Composting is the transformation of vegetable waste into a highly fertile soil that improves the structure and the fertility of the soil in which it is buried.

To make compost, we collect organic waste, from the kitchen and the garden, if they are small enough. We can also add some paper, cardboard, or paper towels if they do not have a trace of glue or ink.

In a few months, the different elements will decompose by natural aging, fermentation and also by digestion by the small bugs of the soil (earthworms, centipedes, clopores). These elements are compacted, reduced and become like fine soil, with a characteristic odor, which can be used to increase the fertility of the soil.

To be used, the compost must be “mature” (the decomposition is then finished). In fact, the internal life of compost consumes nitrogen, which is also necessary for plants. Applying unmatured compost is therefore a competition for crops in the search for nutrients.

You can very easily make compost yourself:
It is a smart way to use kitchen waste, and other organic waste from the garden.

You can put in the compost:
-All vegetable waste from the kitchen: vegetable peelings and other natural waste but no cooked meat, fish or cheese
-All organic waste from the garden if they are small enought (cut grass, faded flowers, dead leaves)

 It is better to avoid:
– Citrus because their skin is often treated with chemicals (unless they are organic).
– Some leaves that decompose too slowly, such as laurel for example, or coniferous spines that are too acidic.

There are servral ways to put a compost in place an to ensure organic decomposition.

Household compost :

In an airy almost sealed tank, you will put small sized organic waste and leave it there for nature to do it’s job. It is the internal temperature that helps the developement of organisms that can transform the waste. In winter, the life of the compost is slowed down, but to avoid a too great drop in the internal temperature it is wise to cover the pile of compost. In the spring, the life of the compost is awakened by exposure to the soft heat of the sun. It must also be stirred to aerate it. However in summer it is necessary to avoid exposing the compost to the full sun because it would dry out. The compost must remain moist but not soggy.

Vermicomposting :

Vermicomposting is a technique that uses the biological activity of specific earthworms to convert organic waste into a quality compost. Vermicomposting allows:
• to reduce the amount of waste to be collected, transported and incinerated,
• to exploit organic waste free and in complete autonomy,
• to produce 100% natural and free compost and fertilizer,
• to reproduce the natural cycle of organic matter, since your waste will allow to nourish other plants …

Vermicomposting is done using a vermicomposter, which can either be purchased or manufactured by yourself. The compost worms placed inside the vermicomposter will feed on organic waste and transform it into compost.
The worm compost is generally  composed of several elements. Each tray, or floor has several holes allowing the worms to go up or down from one to the other. Moreover, the aeration ensures a good decomposition and the survival of the worms.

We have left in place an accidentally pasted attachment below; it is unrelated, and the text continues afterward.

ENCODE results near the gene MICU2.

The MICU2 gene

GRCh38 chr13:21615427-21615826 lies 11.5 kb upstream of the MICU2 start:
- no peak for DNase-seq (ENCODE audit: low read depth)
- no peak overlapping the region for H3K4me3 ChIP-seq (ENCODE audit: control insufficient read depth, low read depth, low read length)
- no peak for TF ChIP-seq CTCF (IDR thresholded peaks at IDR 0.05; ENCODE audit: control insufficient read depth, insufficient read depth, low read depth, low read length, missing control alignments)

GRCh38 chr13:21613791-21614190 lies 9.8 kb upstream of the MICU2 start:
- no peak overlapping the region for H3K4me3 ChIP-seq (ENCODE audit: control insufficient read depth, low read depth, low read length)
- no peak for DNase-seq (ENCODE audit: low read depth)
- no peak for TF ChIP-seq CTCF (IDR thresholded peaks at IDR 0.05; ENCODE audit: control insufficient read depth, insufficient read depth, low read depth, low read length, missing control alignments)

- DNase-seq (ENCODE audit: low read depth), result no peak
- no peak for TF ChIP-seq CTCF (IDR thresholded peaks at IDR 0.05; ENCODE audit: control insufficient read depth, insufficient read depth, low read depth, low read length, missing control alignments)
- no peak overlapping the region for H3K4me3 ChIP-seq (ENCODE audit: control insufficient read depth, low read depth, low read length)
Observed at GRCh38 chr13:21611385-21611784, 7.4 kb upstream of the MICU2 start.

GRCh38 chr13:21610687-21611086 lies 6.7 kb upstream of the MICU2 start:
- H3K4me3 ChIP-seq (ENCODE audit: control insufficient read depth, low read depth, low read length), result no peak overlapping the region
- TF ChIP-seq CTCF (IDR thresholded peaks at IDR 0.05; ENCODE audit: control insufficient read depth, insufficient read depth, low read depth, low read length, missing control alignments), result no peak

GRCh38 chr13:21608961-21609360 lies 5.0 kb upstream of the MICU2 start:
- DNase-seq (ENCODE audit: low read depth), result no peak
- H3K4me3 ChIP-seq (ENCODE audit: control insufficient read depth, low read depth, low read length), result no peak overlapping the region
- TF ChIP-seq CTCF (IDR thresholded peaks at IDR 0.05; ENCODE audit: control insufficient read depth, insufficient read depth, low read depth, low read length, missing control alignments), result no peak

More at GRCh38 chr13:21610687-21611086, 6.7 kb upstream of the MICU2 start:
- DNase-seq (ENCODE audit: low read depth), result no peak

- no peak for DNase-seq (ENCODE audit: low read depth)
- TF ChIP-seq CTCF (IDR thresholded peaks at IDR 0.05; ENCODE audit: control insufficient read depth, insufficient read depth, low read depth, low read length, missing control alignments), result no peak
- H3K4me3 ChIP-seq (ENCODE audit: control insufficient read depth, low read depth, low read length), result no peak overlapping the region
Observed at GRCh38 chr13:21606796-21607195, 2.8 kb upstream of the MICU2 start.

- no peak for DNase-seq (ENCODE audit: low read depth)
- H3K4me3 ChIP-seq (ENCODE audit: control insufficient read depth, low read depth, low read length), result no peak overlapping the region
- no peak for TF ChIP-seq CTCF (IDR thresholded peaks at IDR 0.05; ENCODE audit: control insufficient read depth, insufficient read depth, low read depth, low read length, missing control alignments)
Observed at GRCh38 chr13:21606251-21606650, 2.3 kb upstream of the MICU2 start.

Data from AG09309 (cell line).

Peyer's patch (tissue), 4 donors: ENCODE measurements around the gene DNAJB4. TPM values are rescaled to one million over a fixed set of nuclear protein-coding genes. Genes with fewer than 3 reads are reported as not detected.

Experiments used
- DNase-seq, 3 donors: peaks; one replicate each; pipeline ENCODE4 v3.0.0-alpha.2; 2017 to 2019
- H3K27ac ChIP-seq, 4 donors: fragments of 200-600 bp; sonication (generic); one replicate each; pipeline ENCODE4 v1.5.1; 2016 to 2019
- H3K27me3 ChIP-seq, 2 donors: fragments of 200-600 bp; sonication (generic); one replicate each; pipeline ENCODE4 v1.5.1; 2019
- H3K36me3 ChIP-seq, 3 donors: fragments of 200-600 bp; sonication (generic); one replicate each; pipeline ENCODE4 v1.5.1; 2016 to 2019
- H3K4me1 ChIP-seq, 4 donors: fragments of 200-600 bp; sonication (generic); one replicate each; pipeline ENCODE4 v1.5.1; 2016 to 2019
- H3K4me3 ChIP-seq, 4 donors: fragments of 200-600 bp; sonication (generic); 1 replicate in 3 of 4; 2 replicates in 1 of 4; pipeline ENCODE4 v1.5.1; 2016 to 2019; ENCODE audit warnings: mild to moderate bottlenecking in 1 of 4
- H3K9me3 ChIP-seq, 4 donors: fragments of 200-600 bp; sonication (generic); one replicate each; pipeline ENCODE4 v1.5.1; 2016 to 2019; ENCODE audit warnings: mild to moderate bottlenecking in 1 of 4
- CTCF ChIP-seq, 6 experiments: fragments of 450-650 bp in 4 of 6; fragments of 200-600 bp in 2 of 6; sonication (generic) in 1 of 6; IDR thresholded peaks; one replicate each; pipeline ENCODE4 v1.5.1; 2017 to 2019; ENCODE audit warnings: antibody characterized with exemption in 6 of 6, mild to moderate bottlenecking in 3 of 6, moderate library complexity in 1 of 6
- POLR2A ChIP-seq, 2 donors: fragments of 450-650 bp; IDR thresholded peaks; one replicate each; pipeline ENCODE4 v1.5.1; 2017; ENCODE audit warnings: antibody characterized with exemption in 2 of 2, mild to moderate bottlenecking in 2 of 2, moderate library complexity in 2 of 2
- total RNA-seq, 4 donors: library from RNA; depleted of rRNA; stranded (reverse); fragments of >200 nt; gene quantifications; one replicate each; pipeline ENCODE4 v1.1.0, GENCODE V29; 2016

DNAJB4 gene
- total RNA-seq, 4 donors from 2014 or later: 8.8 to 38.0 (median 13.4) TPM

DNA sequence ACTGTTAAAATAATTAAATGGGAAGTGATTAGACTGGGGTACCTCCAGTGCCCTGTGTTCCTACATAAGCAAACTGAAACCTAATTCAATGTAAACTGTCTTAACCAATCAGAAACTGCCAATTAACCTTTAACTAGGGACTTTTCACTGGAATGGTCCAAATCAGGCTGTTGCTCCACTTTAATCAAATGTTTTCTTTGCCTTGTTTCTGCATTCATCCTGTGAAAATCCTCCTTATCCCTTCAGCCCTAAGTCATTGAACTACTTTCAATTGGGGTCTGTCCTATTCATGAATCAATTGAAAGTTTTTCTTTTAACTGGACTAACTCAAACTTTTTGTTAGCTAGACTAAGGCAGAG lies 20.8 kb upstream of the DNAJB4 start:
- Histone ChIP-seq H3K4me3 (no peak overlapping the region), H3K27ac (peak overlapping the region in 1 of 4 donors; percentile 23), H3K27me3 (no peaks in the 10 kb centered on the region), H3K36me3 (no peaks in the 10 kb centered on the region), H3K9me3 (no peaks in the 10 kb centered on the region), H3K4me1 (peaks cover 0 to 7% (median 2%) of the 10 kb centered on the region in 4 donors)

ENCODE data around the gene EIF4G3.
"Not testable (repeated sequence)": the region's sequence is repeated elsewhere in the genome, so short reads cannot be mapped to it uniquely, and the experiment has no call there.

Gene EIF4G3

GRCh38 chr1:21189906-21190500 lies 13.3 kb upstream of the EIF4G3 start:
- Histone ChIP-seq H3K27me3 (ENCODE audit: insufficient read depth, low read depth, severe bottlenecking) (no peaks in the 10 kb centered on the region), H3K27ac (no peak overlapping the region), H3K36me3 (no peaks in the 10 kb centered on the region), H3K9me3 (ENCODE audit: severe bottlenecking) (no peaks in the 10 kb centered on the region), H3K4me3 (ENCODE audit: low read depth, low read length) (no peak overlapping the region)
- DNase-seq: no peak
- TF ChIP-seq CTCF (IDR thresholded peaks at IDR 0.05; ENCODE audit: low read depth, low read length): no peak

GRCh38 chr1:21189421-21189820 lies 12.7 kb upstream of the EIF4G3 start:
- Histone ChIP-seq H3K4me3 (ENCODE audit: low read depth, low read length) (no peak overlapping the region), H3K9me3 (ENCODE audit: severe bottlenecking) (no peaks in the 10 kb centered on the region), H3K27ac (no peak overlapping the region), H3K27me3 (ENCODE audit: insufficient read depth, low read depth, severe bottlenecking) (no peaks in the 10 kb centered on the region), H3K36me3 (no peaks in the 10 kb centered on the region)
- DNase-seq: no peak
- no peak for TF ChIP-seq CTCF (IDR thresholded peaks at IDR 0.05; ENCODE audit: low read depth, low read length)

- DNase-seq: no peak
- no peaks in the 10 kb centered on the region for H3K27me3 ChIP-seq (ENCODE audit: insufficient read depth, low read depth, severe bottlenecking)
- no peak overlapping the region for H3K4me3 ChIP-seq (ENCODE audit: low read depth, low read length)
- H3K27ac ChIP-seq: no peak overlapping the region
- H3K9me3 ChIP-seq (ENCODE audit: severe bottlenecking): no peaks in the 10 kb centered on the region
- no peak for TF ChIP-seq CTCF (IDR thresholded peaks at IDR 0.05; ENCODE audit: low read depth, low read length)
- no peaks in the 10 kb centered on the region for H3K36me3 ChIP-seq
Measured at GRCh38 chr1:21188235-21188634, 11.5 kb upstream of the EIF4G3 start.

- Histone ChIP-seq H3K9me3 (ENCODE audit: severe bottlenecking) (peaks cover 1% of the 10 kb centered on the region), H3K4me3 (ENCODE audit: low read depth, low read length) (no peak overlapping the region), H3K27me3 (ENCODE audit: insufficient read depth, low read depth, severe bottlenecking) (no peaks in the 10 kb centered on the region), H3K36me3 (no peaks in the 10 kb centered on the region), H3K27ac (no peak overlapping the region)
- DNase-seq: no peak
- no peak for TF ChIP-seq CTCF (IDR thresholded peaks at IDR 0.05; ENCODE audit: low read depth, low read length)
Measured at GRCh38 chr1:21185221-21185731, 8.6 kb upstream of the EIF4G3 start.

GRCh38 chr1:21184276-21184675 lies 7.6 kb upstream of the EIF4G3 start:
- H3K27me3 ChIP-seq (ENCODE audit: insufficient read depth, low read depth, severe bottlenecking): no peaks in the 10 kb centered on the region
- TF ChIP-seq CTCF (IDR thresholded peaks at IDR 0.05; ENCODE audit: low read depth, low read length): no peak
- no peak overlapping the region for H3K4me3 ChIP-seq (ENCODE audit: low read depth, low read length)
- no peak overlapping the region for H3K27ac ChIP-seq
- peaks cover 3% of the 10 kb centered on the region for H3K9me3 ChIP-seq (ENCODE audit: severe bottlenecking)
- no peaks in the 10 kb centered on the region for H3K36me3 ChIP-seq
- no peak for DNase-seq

Introduction to composting and observation of the compost’s useful insects

In front of the Grand Potager’s compost, the students from Lauris’ nursery school learned how to sort their waste. Plastic ? In the recycling bin ! Leftover chicken ? In the garbage can ! Vegetable peel ? In the compost … Read More

A pedagogical composter

At La Traversine, a demonstration compost bin was designed to show children the evolution of the decomposition process. We fill the tank by the left, mixing leftovers, peelings (nitrogenous matter) with the dead leaves recovered from the courtyard. Then, when … Read More

The leaves of the yard

It’s autumn, not the greenest season for Traversine, but the opportunity to prepare biomass for spring! Every day, the staff of the 3 establishments (kindergarten, elementary and college), sweep the schoolyard to clear the dead leaves. Nothing was planned to … Read More

Use of termite mounds

Abandoned termite mounds are used as bio-fertilizers for growing the vegetables. The soil will be recovererd and mixed to be used in the greenhouse.

Macambeni – Preparation of the soil

The first step in taking over Macambeni’s garden consisted in clearing it. Dry grasses, cuts of trees and bushes were recovered to form a compost prepared under a garden tree. The soil extracted below a swamp was used to enrich … Read More

Preparation of compost beds

The first step in the launch of the Koudougou garden is the preparation of the compost beds. Two trenches 7m long and 1m wide, 20cm deep were dug. The first trench is used for the creation of the compost bed, … Read More

Grand Potager – Setting up the composting area

A composting area of 20 meters long has been set up on the Grand Potager, in order to upgrade green waste and create compartments for the storage of elements in different stages of maturation, as well as to allow them … Read More

Implementing compost at Yagma

The implementation of the activities linked to the project of creating an agro-forestry garden at Lycée Sainte Marie de Yagma in the outskirts of Ouagadougou, started with the support of The Ivory Foundation in March 2017. APAF Burkina, the local … Read More

Installation of a compost

After several months of throwing organic waste in the garden without organization, the children of the Half Way House decided to follow the advice of comics on permaculture and created a compost pile in the garden.